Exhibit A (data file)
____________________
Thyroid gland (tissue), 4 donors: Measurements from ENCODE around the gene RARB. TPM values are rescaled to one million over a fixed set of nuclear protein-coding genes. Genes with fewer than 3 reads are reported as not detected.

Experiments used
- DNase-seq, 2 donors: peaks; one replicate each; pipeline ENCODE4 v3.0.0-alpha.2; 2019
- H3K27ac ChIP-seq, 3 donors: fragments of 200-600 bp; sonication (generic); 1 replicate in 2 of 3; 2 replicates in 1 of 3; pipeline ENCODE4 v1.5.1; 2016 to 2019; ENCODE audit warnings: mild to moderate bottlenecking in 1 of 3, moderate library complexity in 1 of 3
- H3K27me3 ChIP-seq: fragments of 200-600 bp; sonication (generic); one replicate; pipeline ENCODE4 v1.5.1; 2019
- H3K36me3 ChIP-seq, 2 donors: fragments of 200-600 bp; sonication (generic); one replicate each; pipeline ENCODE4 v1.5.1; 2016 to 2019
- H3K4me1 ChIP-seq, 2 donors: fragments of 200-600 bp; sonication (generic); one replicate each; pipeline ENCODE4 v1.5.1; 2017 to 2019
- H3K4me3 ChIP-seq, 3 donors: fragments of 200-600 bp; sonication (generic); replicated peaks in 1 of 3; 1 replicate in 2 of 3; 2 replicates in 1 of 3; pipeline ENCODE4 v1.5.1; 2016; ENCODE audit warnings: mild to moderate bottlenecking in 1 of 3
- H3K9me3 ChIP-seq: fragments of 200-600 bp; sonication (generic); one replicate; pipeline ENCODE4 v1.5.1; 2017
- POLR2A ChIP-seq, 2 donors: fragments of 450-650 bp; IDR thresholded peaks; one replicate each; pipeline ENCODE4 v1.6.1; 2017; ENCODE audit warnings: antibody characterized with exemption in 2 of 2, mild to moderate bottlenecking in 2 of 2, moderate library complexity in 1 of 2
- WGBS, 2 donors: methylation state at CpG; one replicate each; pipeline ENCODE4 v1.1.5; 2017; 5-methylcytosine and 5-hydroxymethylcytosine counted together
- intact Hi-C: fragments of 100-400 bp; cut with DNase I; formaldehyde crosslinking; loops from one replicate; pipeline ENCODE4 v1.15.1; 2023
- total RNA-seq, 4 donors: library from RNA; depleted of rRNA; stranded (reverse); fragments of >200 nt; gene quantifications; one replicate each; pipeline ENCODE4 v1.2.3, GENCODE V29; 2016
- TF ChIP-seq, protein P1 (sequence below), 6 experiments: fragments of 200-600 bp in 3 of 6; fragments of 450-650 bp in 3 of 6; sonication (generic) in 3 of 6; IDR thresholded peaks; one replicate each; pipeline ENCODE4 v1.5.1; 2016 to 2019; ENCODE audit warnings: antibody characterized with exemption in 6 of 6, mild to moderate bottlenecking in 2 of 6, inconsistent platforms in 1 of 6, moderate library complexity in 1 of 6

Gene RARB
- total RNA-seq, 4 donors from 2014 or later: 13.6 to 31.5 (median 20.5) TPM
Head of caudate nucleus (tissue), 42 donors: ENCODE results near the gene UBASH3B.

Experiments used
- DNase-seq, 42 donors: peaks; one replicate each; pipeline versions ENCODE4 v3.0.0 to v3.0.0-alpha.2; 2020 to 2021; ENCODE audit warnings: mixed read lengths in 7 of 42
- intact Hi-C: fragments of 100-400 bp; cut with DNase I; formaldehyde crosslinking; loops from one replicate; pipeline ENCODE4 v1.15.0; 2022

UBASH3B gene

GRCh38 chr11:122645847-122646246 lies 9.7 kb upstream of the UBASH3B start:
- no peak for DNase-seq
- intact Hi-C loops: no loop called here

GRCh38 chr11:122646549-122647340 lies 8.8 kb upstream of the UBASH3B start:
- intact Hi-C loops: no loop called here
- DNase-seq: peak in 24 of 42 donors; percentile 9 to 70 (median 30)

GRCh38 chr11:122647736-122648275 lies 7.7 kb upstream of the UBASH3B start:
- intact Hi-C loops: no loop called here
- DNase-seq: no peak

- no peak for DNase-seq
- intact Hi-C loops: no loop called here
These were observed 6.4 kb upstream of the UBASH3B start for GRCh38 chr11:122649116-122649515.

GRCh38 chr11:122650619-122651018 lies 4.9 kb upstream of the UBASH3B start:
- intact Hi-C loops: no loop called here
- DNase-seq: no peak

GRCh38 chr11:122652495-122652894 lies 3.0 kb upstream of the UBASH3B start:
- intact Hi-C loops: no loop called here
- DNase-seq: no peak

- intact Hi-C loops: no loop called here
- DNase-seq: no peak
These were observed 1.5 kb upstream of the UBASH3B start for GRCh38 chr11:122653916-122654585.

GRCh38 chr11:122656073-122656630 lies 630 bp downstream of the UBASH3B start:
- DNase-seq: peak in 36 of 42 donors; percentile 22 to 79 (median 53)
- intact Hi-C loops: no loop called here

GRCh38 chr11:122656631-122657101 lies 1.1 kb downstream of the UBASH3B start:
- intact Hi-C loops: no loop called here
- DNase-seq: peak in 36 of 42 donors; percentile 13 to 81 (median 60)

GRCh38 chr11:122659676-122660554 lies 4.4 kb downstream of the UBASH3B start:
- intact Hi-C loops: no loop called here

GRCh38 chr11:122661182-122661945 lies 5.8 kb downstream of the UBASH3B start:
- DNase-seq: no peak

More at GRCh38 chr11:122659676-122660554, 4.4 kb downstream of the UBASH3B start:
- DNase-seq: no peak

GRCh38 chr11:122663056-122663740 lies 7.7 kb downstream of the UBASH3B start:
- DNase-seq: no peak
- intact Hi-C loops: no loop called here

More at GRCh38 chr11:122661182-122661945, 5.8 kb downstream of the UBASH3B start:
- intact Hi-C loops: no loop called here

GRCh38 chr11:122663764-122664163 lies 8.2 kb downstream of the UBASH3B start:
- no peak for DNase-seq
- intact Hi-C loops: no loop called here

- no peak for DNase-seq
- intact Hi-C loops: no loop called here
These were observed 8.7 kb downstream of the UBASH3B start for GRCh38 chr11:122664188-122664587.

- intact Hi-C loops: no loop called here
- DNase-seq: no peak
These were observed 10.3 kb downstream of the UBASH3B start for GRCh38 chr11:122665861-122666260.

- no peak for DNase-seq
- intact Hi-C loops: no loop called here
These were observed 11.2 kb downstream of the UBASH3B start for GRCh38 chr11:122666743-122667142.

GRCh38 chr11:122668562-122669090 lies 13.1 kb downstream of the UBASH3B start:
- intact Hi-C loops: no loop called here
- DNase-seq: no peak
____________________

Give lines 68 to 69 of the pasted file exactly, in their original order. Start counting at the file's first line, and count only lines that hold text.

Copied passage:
These were observed 10.3 kb downstream of the UBASH3B start for GRCh38 chr11:122665861-122666260.

- no peak for DNase-seq